April 26, 2013

Prototype 2: Summation

For our second Nurbits prototype I was attempting to explore a mechanic based on the neuroscience concept of summation. Summation is the way that signals combine from one or more incoming connections to bring the neuron's action potential to threshold, making it fire. I was also trying to see what it would be like to give the player more direct control over when loops get played, rather than playing based on a timer like Brian's previous prototype.

design sketch

As you can see this prototype continues with our concept of pie slices representing neurotransmitters, and has a similar connection mechanic to the previous prototype. I wanted the player to be able to use both types of summation: temporal and spatial, which I feel this prototype achieved.


prototype screenshot

Temporal summation is when a neuron receives multiple signals quickly over time to bring it's action potential to threshold. The player can induce temporal summation in this prototype by connecting up a single input node and hitting the red button quickly to bring the output node to threshold to play a loop. Spatial summation is when a neuron receives signals from multiple other neurons that combine to bring the action potential to threshold. In this prototype that can be done by connecting up and hitting multiple buttons.

Here's a video showing this prototype in action:


If you'd like to play this prototype yourself you can do so over here.

I briefly mention at the end of the video that this prototype uses mod tracker files for it's music. We'll have more information about that, and the other options we looked at for our dynamic music system, in our upcoming audio tools post.

April 19, 2013

Prototype 1: Chips and Wires


Hello Everyone. My name is Brian and I am the other half of the programming team on Nurbits. Today I will take you through the design process of the first prototype for our game.

Once we settled on the pie slice game mechanic, I began prototyping what I thought it might look like as a basic step sequencer like puzzle game that relied heavily on the computer chip as neuron association outlined in our grant proposal. I began work with a chip model that had on it one of our 3 patterns of differing time scales. Here are the 3 pattern representations shown below, each with a different pattern, in yellow, that must be hit for a chip to reach its threshold to fire. The patterns not only represent the threshold that must be reached, but also the pattern of signals in which that chip fires on to whichever chip it is connected to.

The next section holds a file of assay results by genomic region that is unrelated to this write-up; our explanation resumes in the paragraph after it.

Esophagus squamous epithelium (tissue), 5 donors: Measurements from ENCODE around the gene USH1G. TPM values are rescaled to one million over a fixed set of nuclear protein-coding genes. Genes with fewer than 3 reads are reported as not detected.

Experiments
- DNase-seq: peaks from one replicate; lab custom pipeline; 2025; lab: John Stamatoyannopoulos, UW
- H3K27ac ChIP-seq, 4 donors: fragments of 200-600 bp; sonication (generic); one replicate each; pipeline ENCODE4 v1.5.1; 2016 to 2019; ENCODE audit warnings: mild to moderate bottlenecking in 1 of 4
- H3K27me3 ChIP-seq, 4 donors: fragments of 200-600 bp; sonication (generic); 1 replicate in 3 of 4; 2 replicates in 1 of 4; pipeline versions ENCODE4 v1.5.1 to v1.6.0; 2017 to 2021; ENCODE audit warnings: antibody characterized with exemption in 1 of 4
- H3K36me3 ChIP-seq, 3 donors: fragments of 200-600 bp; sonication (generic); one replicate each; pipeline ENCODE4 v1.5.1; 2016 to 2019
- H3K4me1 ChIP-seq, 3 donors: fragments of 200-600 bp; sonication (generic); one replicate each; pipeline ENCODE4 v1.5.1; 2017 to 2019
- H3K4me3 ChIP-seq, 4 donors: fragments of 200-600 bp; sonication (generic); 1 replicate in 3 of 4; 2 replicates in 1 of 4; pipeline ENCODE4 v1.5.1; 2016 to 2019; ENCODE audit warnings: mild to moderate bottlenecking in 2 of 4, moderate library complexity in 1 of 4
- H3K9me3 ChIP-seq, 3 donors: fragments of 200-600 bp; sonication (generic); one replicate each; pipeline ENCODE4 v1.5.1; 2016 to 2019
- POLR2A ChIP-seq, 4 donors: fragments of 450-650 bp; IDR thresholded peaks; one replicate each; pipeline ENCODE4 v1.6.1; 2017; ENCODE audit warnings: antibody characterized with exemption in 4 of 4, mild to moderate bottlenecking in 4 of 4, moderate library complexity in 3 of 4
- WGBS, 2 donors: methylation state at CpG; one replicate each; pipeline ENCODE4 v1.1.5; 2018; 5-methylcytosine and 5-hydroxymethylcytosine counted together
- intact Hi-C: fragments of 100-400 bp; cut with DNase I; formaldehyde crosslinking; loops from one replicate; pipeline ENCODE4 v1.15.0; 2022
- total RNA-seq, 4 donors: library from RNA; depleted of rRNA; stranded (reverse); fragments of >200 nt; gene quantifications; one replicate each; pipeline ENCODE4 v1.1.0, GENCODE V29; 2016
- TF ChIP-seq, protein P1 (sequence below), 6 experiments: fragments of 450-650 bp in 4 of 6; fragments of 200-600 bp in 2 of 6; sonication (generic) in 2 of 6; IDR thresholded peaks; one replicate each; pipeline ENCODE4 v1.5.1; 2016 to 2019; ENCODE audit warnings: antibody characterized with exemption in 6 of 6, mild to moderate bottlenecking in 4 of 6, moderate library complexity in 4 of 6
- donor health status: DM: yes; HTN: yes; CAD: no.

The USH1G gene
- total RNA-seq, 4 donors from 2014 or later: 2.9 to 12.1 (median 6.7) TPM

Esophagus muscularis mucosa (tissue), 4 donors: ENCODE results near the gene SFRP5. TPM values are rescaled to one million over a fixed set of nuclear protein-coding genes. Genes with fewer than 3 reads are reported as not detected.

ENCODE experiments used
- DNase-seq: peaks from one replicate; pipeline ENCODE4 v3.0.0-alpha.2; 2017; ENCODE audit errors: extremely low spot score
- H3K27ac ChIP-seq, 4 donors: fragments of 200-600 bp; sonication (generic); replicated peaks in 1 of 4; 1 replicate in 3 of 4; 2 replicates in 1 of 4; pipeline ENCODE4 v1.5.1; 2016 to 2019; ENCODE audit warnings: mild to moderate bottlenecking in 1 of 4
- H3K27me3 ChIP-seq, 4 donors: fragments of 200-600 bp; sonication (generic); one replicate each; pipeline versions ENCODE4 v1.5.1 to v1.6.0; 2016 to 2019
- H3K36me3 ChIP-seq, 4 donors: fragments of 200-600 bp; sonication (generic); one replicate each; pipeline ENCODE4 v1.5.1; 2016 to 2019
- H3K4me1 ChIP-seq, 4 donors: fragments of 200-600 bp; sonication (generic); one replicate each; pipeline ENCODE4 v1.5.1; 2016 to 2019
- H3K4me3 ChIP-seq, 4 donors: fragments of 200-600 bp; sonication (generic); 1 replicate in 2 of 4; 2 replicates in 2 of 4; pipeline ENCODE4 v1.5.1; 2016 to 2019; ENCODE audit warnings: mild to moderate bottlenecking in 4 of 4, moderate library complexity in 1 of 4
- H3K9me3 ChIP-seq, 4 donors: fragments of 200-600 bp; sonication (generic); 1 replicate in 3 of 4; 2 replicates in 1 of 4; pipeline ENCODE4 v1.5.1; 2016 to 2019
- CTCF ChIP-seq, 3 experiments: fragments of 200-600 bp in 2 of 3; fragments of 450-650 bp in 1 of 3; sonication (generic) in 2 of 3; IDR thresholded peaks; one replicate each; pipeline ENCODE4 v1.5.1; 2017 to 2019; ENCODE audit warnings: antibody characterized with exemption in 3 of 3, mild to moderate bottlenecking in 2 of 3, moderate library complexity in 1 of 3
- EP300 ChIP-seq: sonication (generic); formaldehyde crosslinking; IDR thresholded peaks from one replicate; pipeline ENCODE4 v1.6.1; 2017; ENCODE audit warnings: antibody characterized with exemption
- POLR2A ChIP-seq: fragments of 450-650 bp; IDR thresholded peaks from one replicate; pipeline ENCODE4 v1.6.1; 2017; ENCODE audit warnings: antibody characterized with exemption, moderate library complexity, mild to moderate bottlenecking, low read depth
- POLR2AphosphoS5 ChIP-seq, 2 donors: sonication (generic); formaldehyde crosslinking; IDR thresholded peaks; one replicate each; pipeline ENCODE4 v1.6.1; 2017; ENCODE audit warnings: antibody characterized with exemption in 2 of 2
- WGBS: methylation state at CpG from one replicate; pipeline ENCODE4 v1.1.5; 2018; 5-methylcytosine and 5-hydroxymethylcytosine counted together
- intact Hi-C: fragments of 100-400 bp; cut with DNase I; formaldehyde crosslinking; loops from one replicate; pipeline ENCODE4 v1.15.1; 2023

The patterns on the chips represent beats in a measure of a loop of a song, with each “slice” on the pattern representing either a quarter, eighth or sixteenth note. Having these different note lengths/pattern sizes would help not only with increasing the difficulty throughout play, but also allow for more varied and unique musical composition.

Each chip also has a number of inputs on the left and an output “wire”, on the right, that could be hooked to another chips inputs. The example below shows a 16 beat pattern with two inputs.


The puzzle I came up with for this prototype involves connecting a string of chips together from the starting “stimulus” chip to a goal chip at the other end. The stimulus chip is there to give one or many starting signals to the puzzle, each with their own pattern corresponding the pattern of a chip. The player must recognize and match these patterns with the correct chips, and once a chip is successfully connected, the chips audio will play in time with its pattern. 

To better show this I have made this below video to take you through a level of this prototype. 
Once you've watched the video and understand the basics of our gameplay, feel free to try to play the demo yourself, which we have provided here (Unity Web Player required to play). 

Creating this first prototype took less than a week, which may be clear if you made something unexpected happen in the demo, but it was very helpful not only for me to get my ideas out, but also for the team to have some starting point to critique and iterate on. This prototype was used as the jumping off point for some different gameplay ideas and some more prototypes to come. I hope you enjoyed this look into our development process and remember to keep a lookout for our next post and playable prototype.